Mirror neurons activate when we see another perform an action we are familiar with – we feel partly as if we also are involved in the process – we empathise. Empathy comes to us through sounds also, especially music.
When we listen to music, we internalize some of the emotions and notions the composer. Sadness, glee, hard rocking enthusiasm, heartbreak.
Tunes also run through our head, and we take on the emotional states related to them.
Chi-kung can be similar to singing a type of song – a kinethetic song. We can re-create feelings of ease and satisfaction, or love, or sexuality, by focusing on feelings in the body.
Monday, September 18th, 2006
Ever wondered how some people can put themselves into another person’s shoes and some people cannot? Our ability to empathise with others seems to depend on the action of “mirror neurons” in the brain, according to a new study.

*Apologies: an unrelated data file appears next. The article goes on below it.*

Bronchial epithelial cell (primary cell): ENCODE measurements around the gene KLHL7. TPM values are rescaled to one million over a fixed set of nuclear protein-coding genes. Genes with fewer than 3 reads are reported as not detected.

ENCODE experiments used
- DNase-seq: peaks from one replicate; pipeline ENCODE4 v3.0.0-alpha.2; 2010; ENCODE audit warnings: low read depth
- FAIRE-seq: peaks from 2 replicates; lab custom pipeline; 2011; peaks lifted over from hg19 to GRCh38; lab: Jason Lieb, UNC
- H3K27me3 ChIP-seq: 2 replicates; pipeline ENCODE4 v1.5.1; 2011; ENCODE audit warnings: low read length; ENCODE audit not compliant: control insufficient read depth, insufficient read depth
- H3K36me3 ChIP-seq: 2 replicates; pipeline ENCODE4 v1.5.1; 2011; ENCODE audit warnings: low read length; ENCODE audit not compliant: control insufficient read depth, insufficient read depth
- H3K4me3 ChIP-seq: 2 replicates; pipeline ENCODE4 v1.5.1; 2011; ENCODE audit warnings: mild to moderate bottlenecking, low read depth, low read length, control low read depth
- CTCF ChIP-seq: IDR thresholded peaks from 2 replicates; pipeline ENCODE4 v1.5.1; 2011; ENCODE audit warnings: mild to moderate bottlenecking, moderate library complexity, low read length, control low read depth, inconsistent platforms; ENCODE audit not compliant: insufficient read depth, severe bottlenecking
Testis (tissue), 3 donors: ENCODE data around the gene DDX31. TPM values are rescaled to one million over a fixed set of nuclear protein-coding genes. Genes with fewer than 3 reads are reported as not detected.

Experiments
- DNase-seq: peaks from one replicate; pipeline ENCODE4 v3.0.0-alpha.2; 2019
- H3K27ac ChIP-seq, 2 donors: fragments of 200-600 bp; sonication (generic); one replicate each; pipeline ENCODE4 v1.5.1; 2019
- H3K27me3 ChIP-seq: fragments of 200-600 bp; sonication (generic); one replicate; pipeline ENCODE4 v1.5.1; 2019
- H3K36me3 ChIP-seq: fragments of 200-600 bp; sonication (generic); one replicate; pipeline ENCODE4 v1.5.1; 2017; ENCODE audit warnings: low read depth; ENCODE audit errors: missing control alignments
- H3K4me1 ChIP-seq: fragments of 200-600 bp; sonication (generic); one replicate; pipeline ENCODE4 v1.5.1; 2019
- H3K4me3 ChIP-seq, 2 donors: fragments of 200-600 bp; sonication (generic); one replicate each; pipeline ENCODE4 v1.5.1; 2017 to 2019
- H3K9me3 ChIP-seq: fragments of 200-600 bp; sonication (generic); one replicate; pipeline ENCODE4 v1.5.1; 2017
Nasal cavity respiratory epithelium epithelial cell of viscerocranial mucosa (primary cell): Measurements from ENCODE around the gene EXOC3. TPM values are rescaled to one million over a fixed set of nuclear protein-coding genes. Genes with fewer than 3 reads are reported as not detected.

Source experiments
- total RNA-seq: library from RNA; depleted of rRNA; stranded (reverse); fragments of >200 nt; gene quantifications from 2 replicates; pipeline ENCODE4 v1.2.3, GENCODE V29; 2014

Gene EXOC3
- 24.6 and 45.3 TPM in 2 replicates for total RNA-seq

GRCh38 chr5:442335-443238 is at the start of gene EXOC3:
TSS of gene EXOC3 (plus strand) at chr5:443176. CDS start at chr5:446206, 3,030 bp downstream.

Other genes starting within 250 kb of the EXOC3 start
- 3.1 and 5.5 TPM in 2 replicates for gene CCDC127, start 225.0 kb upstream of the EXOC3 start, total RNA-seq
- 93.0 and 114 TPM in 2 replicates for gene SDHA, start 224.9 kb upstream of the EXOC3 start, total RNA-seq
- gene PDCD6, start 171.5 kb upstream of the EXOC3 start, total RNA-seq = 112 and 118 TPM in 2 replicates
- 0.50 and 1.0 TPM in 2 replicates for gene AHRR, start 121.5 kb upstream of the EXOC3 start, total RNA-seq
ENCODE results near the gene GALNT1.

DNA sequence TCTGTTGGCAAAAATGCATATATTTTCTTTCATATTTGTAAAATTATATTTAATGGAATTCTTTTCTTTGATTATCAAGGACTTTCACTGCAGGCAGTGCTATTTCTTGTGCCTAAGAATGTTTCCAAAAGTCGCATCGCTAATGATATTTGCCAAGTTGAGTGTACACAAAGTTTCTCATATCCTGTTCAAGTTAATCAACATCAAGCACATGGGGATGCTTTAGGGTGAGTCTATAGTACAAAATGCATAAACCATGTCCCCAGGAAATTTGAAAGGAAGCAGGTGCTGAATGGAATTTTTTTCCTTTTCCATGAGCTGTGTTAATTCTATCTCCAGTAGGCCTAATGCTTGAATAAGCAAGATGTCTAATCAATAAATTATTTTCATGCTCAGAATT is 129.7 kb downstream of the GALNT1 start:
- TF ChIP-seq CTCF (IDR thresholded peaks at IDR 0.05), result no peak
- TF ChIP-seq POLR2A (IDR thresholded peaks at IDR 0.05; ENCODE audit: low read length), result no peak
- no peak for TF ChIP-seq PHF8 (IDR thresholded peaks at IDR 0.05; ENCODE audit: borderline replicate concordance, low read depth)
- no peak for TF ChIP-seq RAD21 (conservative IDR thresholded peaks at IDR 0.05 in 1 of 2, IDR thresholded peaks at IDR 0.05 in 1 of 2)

Mirror neurons, known to exist in humans and in macaque monkeys, activate when an action is observed, and also when it is performed. Now new research reveals that there are mirror neurons in humans that fire when sounds are heard. In other words, if you hear the noise of someone eating an apple, some of the same neurons fire as when you eat the apple yourself.
So-called auditory mirror neurons were known only in macaques. To determine if they exist in humans Valeria Gazzola, at the school of behavioural and cognitive neurosciences neuroimaging centre at the University of Groningen, the Netherlands, and colleagues, put 16 volunteers into functional magnetic resonance imaging (fMRI) scanners and observed their brains as they were played different noises.
The volunteers heard noises such as a sheet of paper being torn, or of someone crunching potato chips. Then the same subjects were scanned again, this time whilst tearing a piece of paper, or eating potato chips.